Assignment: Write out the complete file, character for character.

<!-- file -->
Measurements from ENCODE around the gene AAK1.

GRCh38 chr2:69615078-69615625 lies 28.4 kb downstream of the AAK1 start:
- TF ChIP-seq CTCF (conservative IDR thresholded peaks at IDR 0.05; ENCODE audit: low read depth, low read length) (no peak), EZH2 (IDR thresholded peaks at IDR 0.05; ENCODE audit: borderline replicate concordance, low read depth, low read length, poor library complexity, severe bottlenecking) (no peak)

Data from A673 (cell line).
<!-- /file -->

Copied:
Measurements from ENCODE around the gene AAK1.

GRCh38 chr2:69615078-69615625 lies 28.4 kb downstream of the AAK1 start:
- TF ChIP-seq CTCF (conservative IDR thresholded peaks at IDR 0.05; ENCODE audit: low read depth, low read length) (no peak), EZH2 (IDR thresholded peaks at IDR 0.05; ENCODE audit: borderline replicate concordance, low read depth, low read length, poor library complexity, severe bottlenecking) (no peak)

Data from A673 (cell line).